Steady-state problems may be regarded as solving an unsteady problem until steady state is reached, but while in unsteady problems there is a need to choose a time step small enough such that the time history is obtained accurately, for a steady state solution large time steps may be used to reach a steady state solution if possible.
Explicit methods are faster to converge than implicit ones for fast-transient flows for which the time step needed to accurately capture physical phenomena is comparable to that of the time step the Courant–Friedrichs–Lewy (CFL) condition restriction allows. However, for steady-state or slow-transient flow, a much less stringent restriction on time step of implicit methods make them the preferred choice.
Implicit algorithms such as SIMPLE, SIMPLEC and PISO are of the common types used in the calculation of slow-transient and steady incompressible flows, and may be regarded as variations on the methodology presented above, i.e. they use a pressure equation to enforce a (numerically) divergence-free velocity field (continuity) at each outer iteration (which is somewhat synonymous to the time step illustrated above).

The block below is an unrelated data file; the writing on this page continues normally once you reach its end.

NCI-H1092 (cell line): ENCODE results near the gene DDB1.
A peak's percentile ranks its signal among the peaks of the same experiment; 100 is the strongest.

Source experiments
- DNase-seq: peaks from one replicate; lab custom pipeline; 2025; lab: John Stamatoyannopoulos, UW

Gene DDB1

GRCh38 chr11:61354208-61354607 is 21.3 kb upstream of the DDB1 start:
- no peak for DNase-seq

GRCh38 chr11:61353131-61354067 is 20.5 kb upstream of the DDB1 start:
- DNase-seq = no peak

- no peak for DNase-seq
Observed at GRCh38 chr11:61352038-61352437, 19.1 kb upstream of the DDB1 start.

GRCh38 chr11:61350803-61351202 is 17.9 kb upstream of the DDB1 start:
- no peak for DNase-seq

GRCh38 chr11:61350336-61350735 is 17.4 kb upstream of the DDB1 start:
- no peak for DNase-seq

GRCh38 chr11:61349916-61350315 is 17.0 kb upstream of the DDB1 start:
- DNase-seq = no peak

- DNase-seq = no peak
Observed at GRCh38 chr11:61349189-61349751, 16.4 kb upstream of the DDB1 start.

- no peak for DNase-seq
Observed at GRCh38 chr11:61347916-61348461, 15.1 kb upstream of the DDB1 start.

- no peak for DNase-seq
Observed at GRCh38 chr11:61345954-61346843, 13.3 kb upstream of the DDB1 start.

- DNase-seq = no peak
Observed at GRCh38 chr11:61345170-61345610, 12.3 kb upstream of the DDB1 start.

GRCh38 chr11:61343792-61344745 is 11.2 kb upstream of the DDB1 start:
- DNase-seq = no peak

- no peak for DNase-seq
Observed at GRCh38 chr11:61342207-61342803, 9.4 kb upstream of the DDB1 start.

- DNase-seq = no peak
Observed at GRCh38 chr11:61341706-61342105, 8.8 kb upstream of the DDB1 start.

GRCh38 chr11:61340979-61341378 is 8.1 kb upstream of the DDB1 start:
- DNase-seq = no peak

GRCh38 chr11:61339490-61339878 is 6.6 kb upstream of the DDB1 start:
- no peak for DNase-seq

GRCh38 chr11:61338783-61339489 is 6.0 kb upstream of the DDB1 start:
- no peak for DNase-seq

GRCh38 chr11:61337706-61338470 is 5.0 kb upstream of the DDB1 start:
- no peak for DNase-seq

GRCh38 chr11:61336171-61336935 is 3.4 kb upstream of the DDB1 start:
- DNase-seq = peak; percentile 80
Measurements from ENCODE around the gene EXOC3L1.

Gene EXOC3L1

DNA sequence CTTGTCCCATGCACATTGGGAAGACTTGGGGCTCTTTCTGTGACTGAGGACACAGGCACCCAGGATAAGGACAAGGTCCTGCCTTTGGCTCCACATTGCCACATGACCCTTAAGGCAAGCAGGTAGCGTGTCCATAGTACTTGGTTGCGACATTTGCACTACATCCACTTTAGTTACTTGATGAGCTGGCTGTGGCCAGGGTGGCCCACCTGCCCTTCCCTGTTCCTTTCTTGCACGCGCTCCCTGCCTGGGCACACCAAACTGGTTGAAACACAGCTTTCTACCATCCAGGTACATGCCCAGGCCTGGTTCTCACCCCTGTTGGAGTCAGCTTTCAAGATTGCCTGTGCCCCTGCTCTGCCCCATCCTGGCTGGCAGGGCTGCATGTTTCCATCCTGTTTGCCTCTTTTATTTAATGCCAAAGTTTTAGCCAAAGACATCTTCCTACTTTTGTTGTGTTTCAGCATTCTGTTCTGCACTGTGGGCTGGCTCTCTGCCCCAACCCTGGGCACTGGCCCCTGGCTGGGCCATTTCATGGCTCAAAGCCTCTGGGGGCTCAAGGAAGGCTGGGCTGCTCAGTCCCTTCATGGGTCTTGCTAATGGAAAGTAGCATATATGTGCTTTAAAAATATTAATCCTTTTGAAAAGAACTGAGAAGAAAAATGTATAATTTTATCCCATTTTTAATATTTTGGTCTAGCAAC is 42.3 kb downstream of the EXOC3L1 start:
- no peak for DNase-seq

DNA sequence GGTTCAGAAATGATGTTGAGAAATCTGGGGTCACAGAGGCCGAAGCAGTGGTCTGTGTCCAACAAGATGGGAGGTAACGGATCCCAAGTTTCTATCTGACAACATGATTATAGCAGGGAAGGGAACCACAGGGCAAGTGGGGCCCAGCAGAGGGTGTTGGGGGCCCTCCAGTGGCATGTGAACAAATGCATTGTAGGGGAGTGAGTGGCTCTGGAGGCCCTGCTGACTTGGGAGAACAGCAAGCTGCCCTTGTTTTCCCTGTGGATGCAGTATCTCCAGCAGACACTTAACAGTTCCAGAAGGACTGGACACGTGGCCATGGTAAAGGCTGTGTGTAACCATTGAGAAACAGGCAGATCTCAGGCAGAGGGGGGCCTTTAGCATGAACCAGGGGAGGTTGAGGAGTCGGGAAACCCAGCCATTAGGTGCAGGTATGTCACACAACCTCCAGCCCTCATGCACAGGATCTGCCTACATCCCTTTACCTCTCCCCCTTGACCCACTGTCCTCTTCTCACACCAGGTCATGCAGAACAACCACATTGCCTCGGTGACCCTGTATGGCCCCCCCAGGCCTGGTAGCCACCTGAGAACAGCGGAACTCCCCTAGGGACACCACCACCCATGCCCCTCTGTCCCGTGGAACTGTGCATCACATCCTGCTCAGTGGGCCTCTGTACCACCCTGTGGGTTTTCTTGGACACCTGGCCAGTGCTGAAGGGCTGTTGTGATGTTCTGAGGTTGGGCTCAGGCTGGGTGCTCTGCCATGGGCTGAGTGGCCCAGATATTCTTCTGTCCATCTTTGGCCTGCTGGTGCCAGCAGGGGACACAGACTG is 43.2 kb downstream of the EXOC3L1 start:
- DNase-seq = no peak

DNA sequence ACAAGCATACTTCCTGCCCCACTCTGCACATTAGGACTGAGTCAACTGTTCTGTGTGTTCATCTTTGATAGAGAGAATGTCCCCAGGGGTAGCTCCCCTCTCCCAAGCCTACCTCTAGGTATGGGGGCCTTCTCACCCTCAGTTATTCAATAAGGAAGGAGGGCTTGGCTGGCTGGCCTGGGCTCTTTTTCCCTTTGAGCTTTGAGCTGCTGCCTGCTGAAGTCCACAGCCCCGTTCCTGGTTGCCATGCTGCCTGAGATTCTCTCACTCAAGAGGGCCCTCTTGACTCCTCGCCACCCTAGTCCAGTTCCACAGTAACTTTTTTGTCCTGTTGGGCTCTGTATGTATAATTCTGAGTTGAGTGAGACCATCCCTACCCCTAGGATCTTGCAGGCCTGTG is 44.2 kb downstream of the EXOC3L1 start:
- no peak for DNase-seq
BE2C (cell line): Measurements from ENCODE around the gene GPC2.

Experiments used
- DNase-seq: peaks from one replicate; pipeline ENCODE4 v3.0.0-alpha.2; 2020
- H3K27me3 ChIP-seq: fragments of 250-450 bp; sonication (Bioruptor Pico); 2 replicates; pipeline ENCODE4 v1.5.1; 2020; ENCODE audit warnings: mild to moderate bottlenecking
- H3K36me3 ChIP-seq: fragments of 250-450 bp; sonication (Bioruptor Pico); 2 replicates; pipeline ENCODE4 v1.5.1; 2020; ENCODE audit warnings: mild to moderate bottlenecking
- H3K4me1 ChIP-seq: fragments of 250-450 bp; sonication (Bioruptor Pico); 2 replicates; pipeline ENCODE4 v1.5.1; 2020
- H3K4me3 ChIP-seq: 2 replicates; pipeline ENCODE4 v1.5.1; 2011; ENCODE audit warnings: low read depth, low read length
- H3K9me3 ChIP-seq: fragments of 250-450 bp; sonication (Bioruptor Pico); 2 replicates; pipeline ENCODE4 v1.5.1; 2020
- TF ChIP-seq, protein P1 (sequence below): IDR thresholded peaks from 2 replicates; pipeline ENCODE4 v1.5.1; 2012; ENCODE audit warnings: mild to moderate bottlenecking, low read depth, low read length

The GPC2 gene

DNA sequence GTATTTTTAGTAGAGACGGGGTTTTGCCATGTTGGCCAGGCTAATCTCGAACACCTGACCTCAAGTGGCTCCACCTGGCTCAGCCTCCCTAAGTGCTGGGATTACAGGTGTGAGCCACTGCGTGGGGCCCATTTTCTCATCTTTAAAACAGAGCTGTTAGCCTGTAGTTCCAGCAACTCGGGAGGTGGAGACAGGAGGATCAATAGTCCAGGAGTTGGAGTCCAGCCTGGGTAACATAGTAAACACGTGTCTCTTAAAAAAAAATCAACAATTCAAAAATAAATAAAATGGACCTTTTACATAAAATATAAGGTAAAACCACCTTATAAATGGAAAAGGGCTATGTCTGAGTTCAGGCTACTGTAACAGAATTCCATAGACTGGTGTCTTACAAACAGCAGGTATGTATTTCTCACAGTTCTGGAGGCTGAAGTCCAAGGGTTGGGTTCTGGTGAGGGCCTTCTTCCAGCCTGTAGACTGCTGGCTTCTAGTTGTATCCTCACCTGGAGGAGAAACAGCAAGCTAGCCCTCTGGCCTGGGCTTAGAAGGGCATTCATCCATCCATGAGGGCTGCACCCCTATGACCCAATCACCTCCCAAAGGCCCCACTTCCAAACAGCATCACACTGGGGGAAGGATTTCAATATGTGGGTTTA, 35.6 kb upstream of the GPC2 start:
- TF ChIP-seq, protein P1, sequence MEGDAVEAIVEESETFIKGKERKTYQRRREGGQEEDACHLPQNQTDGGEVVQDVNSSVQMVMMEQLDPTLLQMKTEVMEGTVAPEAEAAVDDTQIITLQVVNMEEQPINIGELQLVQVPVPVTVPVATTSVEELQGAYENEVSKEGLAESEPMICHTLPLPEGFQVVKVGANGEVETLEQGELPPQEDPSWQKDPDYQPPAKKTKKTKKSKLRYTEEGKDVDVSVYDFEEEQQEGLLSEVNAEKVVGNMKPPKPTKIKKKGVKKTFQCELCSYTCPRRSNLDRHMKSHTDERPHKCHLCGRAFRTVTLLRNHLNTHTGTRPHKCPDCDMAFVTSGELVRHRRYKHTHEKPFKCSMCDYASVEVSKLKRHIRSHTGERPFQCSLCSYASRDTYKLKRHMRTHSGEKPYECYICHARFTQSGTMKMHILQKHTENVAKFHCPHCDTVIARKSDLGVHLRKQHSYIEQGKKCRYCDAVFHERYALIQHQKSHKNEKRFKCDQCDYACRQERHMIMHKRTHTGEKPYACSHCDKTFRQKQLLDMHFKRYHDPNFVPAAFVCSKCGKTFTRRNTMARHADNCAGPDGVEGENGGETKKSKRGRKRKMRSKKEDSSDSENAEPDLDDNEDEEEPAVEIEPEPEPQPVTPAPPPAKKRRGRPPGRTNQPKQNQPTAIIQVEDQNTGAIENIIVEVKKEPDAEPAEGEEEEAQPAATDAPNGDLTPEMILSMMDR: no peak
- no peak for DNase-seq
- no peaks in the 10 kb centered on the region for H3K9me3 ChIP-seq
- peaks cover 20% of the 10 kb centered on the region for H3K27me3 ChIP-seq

The following post “Know Thy Solver – Part IV: Implicit Pressure-Correction Algorithms” the above illustrated concept will be adapted for implicit algorithms (along with some additional difficulties that rise from the implicitness of the discretized equations), and three pressure equations (pressure-correction) variations, those of SIMPLE, SIMPLEC and PISO shall be described along with their implications for steady and slow-transient incompressible NSE calculations.